In 2016, African-American school teacher Philando Castile was shot and killed by police during a traffic stop. After he was killed, a charity was started in his honor. As of this week, the charity has paid in full the school lunch debt of 37,000 children, across 56 schools in the St. Paul Public School system.
Castile worked as a nutrition supervisor in the Minnesota school district.
The charity posted, “That means that no parent of the 37,000 kids who eat meals at school need worry about how to pay that overdue debt.”
CNN reported on the $35,000 donation, which covered families whose debts piled as high as $1,000.
“They just keep accruing the debt, every day getting (further and further) into debt,” Metro State University educator Pam Fergus told CNN.
Fergus hopes the campaign, which has raised just under $110,000 so far, could someday help children all across Minnesota.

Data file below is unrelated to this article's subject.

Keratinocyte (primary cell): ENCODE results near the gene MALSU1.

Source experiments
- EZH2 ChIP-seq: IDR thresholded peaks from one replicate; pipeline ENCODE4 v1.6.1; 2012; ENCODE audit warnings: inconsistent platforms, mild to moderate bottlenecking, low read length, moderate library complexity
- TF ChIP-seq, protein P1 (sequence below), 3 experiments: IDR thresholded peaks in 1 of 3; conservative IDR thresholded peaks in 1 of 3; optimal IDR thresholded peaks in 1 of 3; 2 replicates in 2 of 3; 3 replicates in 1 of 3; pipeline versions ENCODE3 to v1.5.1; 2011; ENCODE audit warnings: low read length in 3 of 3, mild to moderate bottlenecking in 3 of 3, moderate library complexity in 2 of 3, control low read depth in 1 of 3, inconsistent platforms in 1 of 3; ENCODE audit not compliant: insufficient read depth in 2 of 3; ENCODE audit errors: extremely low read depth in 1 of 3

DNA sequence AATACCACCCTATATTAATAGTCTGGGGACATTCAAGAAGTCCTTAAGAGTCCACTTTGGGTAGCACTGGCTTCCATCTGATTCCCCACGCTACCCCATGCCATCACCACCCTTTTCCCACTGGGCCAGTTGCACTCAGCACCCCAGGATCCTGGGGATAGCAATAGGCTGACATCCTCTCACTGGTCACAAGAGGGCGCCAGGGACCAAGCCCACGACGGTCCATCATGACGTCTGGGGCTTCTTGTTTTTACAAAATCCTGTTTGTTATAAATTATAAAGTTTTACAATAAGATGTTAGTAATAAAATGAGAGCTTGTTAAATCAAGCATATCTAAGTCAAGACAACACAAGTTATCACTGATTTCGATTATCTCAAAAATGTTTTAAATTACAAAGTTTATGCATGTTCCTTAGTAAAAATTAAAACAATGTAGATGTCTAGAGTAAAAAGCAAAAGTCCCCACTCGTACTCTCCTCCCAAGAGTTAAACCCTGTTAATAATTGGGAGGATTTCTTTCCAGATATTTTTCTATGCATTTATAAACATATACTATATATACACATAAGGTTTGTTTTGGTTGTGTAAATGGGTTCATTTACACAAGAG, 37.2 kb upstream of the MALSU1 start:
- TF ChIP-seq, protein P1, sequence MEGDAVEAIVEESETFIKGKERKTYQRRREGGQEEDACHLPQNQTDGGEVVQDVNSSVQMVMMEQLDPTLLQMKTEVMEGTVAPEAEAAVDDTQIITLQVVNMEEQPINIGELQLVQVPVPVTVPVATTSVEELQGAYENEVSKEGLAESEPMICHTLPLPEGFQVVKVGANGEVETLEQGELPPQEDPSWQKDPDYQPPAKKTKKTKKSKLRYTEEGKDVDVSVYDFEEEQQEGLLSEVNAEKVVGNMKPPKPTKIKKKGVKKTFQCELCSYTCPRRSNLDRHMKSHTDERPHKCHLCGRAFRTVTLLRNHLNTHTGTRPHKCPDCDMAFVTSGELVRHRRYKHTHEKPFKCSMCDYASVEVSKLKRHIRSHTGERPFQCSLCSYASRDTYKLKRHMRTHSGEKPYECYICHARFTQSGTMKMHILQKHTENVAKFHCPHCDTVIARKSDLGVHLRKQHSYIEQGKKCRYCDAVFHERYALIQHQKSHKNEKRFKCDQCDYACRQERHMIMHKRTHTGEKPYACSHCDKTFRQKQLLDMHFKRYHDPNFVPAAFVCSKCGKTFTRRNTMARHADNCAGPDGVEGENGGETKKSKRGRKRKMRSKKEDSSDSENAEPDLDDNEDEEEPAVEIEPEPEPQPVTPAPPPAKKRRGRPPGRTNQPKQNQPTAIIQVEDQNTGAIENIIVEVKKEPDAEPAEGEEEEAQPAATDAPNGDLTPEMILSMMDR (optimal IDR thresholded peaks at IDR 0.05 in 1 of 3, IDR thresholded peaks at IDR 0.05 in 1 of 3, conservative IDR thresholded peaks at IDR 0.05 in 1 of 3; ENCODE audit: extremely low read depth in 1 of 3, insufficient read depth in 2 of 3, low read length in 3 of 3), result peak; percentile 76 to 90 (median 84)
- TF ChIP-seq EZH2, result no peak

“I don’t know how much it would take to help the whole state of Minnesota,” Fergus continued, “There is no end goal. Basically, I want a million bucks in there.”
“Philando is STILL reaching into his pocket, and helping a kid out. One by one,” he said, “Across the country, people are discussing ‘lunch-shaming,’ We are discussing the embarrassment a child suffers when parents cannot afford lunch. Your spirit is moving to change that issue.”
Castile’s family received a $3 million settlement from the city of St. Anthony, Minnesota last year over the shooting of Castile the year before.
The police officer, Jeronimo Yanez, was acquitted last year of second-degree manslaughter, as well as two counts of intentionally discharging a firearm under circumstances that endanger the safety of another person.
Castille was known for using his own money to help cover students’ lunch costs when they couldn’t afford food.
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